Are we really more unwilling to take risks than men? And if we are, as a number of studies suggest, is that necessarily a bad thing or is it bad only in the eyes of high risk takers? It seems that women are just not that much reward-oriented, ready to do anything to get to the reward in question. How is this bad? Well, it may be bad in the perception of high risk-takers but in general, common sense would tell us that it’s not so negative a thing.
According to business author Bryce Covert, this risk aversion in women is partly a result of how they were socialized as children. Girls are seldom encouraged to take any kind of risk, unlike boys. At school age girls are encouraged to study, get good grades and not to challenge the rules. They also come to think that giving up on a difficult task is acceptable, again unlike boys, who are encouraged to do whatever it takes to get the results they are striving for. These are once more statistical findings from scientific research, not individual suggestions, so, with all this credibility, the issue begs the question of whether this higher risk aversion in women is not socially conditioned and can therefore be overcome. Covert says that there seems to be hardly any benefit to that. She cites examples of women in business employing aggressive, male strategies in their career and not getting the expected reward that men would get. It looks like it’s a no-win situation, so let’s go back to risk aversion itself. Why is it discussed like it’s something bad?
Well, the straight answer would be that we still live in a, superficially at least, a male-dominated culture. On the other hand, it’s fair to say that not all reading materials on the issue are in fact negative. Unwillingness to take risks, especially when it comes to money, may be a problem for brokers, but it’s a definite advantage for families that find it hard to set something aside between paychecks. And what is actually risk aversion? A Swiss study gives one explanation: risk aversion refers to the tendency in women to be more pessimistic about how likely they are to get a particular reward than men. Otherwise, the gender perceptions of the nature of this reward (or loss) were the same. Oh, well, they call it pessimistic, but someone else might call it realistic.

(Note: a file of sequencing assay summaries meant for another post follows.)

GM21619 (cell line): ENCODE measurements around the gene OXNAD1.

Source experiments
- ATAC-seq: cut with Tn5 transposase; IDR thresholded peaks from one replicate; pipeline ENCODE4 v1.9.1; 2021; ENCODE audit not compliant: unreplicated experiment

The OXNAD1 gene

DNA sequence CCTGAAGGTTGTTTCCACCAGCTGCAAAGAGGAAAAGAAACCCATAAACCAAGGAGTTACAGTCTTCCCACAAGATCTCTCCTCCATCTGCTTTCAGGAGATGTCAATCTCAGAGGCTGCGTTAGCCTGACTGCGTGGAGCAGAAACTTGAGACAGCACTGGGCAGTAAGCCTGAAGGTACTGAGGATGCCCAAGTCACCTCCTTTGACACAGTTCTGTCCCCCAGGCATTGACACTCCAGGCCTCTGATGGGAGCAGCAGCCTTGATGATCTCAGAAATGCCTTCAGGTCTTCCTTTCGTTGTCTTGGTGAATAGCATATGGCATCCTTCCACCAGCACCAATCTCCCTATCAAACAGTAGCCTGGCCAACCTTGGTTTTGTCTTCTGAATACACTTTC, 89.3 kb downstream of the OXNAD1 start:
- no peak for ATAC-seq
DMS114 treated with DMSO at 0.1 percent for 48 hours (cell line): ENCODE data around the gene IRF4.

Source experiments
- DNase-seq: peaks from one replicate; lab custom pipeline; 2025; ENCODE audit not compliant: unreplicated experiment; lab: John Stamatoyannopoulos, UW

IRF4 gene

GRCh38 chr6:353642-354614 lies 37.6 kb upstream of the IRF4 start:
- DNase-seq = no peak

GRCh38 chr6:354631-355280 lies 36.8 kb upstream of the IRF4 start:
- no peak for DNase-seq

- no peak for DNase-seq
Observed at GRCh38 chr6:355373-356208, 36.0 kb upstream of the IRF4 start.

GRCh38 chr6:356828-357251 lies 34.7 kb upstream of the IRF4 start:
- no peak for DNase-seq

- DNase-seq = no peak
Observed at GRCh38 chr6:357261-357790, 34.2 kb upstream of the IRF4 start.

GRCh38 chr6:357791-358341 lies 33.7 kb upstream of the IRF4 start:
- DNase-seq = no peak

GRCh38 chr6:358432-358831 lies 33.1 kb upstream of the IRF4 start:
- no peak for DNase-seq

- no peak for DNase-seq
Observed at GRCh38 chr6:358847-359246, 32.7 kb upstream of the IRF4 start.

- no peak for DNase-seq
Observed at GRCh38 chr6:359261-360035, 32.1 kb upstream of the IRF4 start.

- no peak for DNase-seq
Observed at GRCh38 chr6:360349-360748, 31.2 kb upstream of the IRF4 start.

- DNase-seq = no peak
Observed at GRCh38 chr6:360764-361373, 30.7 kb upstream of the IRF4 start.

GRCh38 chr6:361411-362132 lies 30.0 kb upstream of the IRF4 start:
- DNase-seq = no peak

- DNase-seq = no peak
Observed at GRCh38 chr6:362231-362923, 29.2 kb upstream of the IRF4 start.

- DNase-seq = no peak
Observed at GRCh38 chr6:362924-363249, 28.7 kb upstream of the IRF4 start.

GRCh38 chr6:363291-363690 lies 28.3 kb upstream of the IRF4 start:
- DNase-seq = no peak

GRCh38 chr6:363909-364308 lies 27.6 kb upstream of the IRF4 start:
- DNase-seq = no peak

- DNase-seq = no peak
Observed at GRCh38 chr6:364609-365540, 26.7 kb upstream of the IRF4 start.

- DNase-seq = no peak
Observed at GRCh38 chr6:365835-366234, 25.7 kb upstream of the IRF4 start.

Optimism and self-confidence are all very good, they can do wonders for what we achieve in our lives but they can also confuse us into thinking that we can do more than our actual abilities allow us, that is, to take unreasonable risks. So, let’s ask an extreme question: What’s better — no risk-taking at all, or risking everything on a regular basis? Of course, neither extreme is acceptable but should it be considered a disadvantage if (and that’s a big if) more women tend to choose no risk-taking than men? Hardly. Besides, there is at least one study that suggests that the issue (if it is an issue at all) is not really risk aversion, it’s the researchers’ interpretation of risk aversion. Statistics, right? Can’t trust them. So, if you feel like investing in a high-risk financial product, by all means, go ahead. If, on the other hand, you don’t really want to give your boss the choice of either promoting you or letting you go this instant, don’t feel guilty about being indecisive and afraid to take risks. Patience is a virtue.